Richard D. James is the twisted mind behind Aphex Twin, AFX, The Tuss, Caustic Window, and countless obscure aliases. He’s a mythic, reclusive character known for his drill-and-bass techno and IDM as much as his ambient, Eno-eclipsing softer pieces.
He was prolific in the ‘90s and defined the decade’s electronic music more than any one person. And part of the reason he’s been so deified is that he’s been hermetic, restricting the supply of truth to the fervent demand of the public to know more about him. But when he does come out to do press, he flat out lies and distorts the truth while occasionally saying a true thing to the point where almost nothing can be believed.
James is back in the news after a gonzo press assault to market Syro, his first album in 13 years. He’s dropped cryptic announcements on the deep web, issued ciphers to decode the gear he used on upcoming songs, and flown a blimp with his trademark glyph over London. He’s gone to great lengths to make his 'comeback’ album announcement as bizarre and arcane as possible, just like his the story of who he really is.
The following is a primer on the most common Aphex Twin rumors.
Aphex Twin has a dead brother called “Richard James”.
The cover of the 1996 Girl/Boy EP features a photograph of a gravestone of “Richard James,” whom he claimed was a dead brother. Rumor has it that James had an older brother, also named Richard, who was stillborn, three years before his own birth. There is no actual evidence from any reliable sources, and, while lack of proof does discount this as a possibility, it feels like a sick joke.
He’s into lucid dreaming.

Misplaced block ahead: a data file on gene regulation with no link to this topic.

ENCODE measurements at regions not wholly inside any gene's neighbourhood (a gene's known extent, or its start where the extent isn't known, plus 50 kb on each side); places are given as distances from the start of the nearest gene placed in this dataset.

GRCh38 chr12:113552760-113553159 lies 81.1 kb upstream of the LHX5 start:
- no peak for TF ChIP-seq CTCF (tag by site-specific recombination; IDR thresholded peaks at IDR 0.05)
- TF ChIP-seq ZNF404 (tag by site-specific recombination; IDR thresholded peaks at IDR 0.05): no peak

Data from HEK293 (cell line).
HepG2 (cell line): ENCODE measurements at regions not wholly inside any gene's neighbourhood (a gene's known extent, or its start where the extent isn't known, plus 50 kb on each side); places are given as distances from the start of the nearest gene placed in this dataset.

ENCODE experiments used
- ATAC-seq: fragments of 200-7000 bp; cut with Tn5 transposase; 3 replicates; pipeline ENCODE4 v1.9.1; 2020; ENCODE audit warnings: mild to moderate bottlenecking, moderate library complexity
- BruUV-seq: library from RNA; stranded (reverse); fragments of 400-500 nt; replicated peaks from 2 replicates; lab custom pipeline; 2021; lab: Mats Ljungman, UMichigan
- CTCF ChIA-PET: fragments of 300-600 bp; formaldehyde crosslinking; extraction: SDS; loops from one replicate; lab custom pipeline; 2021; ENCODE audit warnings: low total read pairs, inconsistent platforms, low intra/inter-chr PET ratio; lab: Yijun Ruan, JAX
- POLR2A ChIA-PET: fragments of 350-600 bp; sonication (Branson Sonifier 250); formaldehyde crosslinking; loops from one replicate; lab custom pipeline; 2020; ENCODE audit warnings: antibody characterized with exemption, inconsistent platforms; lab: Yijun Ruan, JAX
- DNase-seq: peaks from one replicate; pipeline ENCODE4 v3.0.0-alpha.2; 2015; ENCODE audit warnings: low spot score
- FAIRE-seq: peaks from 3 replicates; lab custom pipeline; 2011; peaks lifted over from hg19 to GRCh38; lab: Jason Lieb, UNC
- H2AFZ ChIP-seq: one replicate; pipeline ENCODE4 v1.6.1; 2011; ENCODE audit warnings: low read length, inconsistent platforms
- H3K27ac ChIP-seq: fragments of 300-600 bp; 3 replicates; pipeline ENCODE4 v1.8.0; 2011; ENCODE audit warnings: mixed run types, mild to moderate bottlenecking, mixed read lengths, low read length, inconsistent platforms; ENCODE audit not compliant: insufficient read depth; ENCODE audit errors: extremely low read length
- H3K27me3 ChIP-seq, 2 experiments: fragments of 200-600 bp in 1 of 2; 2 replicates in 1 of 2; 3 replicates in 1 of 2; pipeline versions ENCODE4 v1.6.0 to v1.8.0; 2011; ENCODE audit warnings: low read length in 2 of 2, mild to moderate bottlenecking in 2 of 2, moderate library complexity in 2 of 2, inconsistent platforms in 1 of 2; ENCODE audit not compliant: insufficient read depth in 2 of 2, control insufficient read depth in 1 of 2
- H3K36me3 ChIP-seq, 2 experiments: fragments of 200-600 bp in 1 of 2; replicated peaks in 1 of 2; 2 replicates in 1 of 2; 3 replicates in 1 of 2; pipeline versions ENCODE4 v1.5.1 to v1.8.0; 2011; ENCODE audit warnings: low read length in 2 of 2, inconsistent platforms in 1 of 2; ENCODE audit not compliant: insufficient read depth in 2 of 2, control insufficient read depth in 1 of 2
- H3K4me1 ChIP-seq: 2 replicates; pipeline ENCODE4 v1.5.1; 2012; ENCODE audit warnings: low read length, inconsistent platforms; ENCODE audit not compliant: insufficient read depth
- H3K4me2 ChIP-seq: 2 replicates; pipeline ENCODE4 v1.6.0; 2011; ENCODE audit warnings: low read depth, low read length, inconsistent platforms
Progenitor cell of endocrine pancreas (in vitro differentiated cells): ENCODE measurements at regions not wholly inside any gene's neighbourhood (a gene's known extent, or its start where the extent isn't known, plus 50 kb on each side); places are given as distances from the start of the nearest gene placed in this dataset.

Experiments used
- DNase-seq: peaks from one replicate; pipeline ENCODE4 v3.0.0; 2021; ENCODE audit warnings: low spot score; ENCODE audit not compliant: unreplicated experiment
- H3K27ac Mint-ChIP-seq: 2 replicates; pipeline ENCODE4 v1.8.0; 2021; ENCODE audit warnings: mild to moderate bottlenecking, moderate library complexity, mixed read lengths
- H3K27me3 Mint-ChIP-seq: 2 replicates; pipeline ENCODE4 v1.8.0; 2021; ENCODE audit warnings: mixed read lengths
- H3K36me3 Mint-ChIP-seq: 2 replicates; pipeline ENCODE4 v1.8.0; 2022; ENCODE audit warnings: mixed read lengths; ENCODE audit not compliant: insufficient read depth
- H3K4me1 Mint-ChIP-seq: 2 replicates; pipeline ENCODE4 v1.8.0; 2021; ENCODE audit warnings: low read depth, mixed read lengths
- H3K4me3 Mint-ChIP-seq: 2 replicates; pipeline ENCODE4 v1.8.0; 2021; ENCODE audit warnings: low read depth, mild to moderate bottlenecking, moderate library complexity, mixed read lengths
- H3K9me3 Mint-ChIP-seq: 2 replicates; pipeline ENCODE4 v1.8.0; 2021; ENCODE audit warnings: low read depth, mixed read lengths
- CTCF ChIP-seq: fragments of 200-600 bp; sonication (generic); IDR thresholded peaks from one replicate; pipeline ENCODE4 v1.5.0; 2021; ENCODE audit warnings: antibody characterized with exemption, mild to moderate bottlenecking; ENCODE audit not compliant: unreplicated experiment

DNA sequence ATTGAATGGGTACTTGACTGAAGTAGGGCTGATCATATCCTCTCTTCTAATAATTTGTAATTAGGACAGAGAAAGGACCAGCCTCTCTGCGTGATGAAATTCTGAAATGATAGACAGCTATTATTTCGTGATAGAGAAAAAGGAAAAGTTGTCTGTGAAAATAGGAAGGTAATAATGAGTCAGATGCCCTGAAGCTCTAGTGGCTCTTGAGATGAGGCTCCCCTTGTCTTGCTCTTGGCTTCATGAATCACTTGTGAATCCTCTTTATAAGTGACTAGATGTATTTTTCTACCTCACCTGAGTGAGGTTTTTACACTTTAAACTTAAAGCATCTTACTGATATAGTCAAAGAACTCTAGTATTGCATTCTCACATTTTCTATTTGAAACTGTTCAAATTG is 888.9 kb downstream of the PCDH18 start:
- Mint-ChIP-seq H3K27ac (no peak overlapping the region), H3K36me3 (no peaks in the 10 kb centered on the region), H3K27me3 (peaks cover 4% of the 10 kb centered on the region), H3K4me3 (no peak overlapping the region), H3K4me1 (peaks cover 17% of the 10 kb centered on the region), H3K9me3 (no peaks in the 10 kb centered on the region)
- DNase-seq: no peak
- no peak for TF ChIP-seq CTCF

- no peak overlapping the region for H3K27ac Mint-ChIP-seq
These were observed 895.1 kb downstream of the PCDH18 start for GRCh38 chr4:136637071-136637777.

He has claimed that he hears and writes music during a fugue state of partial consciousness, achieved through a practiced form of sleep deprivations. Though seemingly unlikely, it is technically possible and an established form of living. In the '90s, James claimed he only slept 2 or 3 hours an evening (though other times he would say 6 hours) and, sometimes, not at all. This might be one of his most believed blags of them all, though common sense tells us, while a juicy story, it’s still unlikely.
He owns a tank.
Richard D. James owns something that is very similar to a tank.. So basically, yes.
Many Rejected Remixes
At least partially true
The guy has a compilation called 26 Mixes for Cash, so he’s clearly been tapped often for remixes. Back in his early days, Madonna allegedly wanted a remix, but he said only under the condition that she record an impression of a pig on the track. No word on whether she responded or just patently ignored the request. He’s claimed to have turned in a completely unrelated track as a 'remix’ when commissioned by The Lemonheads. In this case, he claims to have been paid for it, even though it was never released.
He lives in a strange, aluminum building in the center of a roundabout.
While he doesn’t live in the middle of a roundabout, he did live down the street from Elephant & Castle…
He lives in a bank.
He purchased the former HSBC bank building near Elephant & Castle in London around 1997 when he recorded the Come To Daddy EP. He is believed to still own it today, though he lives elsewhere.
The Bill Murray Effect
James claims that he—schedule permitting—will come play local gigs, especially unpromoted ones like house parties, if given a proper invitation. Like Bill Murray’s legendary pop ins, we hope they really happen. There are only positive accounts of this being at least a somewhat common occurrence.
Aphex Twin has more unreleased music than there is music in the public domain.
Unconfirmed, but probably true
it’s not entirely clear how much music in the public domain, but it’s a vague way of saying he’s got a Prince-like vault (maybe in the bank vault?) full of music that’ll likely never see the light of day. Unless proven otherwise, we’ll buy it.
Aphex Twin is Burial
Any time there are two anonymous music makers running around one place (London), conspiracy theories are inevitable. But this isn’t true.
Aphex Twin is Banksy
But a funny thought experiment nonetheless. Both were trolling London hard in the '90s and have similar a jet-black sense of humor.
He lives in the countryside with his second wife and children.
He’s just like you and me.
Richard D. James’ first album in 13 years, Syro, comes out next week on Warp.